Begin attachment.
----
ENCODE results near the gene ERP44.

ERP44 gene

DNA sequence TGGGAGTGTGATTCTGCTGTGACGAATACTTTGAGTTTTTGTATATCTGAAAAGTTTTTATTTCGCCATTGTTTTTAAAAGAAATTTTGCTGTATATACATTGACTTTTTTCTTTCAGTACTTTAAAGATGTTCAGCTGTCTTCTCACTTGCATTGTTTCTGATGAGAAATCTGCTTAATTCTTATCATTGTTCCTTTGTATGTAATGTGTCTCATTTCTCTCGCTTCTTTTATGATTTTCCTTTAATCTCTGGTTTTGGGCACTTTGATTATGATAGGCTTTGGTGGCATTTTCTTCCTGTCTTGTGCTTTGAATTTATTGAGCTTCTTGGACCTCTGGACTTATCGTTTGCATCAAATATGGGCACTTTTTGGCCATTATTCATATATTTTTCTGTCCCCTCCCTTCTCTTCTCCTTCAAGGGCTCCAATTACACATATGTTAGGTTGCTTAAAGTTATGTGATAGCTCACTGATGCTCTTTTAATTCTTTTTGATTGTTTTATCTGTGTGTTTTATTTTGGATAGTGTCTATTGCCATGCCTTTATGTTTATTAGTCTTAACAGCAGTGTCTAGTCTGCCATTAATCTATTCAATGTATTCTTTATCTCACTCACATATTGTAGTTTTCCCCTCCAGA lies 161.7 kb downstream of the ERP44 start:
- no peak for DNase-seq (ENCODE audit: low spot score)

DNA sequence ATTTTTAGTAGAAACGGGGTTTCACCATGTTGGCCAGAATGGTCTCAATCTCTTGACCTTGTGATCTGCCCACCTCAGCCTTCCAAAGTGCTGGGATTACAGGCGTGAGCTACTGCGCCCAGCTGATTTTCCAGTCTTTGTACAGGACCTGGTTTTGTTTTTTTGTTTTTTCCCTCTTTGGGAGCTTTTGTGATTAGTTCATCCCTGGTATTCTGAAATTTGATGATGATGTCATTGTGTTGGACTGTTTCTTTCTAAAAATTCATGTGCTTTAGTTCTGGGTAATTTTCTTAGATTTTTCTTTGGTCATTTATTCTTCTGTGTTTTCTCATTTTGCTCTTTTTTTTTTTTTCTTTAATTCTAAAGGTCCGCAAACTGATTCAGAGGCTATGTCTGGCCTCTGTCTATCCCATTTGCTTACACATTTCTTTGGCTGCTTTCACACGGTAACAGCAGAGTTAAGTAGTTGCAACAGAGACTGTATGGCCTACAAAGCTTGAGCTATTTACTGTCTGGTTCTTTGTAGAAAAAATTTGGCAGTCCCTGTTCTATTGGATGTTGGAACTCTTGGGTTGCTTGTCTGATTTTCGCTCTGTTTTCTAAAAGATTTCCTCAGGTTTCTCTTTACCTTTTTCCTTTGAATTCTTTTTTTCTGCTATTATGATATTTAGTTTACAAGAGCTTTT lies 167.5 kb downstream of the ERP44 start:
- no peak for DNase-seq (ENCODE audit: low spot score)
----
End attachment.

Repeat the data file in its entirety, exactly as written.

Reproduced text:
ENCODE results near the gene ERP44.

ERP44 gene

DNA sequence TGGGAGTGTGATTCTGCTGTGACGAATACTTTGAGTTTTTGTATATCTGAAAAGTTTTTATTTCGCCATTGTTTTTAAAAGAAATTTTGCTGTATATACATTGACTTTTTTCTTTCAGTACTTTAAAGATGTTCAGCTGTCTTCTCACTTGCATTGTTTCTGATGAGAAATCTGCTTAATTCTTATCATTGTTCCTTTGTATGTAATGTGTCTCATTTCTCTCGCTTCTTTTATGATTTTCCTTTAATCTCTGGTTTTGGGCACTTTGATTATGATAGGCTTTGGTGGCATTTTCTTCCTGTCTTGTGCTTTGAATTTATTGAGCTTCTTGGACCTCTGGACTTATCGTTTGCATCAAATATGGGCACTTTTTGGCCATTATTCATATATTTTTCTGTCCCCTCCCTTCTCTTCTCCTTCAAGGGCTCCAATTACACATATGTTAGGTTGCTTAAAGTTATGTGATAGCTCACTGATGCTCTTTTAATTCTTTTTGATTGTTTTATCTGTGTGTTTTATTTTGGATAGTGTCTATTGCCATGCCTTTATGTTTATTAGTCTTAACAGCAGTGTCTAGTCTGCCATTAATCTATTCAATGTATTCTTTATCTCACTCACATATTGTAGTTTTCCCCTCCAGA lies 161.7 kb downstream of the ERP44 start:
- no peak for DNase-seq (ENCODE audit: low spot score)

DNA sequence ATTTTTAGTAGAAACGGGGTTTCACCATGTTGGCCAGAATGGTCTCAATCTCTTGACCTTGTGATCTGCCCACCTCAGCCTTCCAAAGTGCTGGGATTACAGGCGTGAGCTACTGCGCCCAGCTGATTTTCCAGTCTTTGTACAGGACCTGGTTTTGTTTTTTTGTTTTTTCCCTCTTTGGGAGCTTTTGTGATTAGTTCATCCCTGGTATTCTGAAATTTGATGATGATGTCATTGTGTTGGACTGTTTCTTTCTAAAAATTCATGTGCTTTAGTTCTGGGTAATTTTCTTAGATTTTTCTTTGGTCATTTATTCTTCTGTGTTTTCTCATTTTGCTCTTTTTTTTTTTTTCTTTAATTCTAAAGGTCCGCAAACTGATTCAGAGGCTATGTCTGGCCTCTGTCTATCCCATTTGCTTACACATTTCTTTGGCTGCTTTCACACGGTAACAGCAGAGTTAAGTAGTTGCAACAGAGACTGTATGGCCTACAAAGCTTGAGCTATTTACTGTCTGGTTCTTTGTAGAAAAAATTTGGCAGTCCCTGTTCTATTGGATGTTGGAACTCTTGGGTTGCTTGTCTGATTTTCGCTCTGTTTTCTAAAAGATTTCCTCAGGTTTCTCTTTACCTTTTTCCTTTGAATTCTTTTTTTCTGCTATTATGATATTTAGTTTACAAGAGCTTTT lies 167.5 kb downstream of the ERP44 start:
- no peak for DNase-seq (ENCODE audit: low spot score)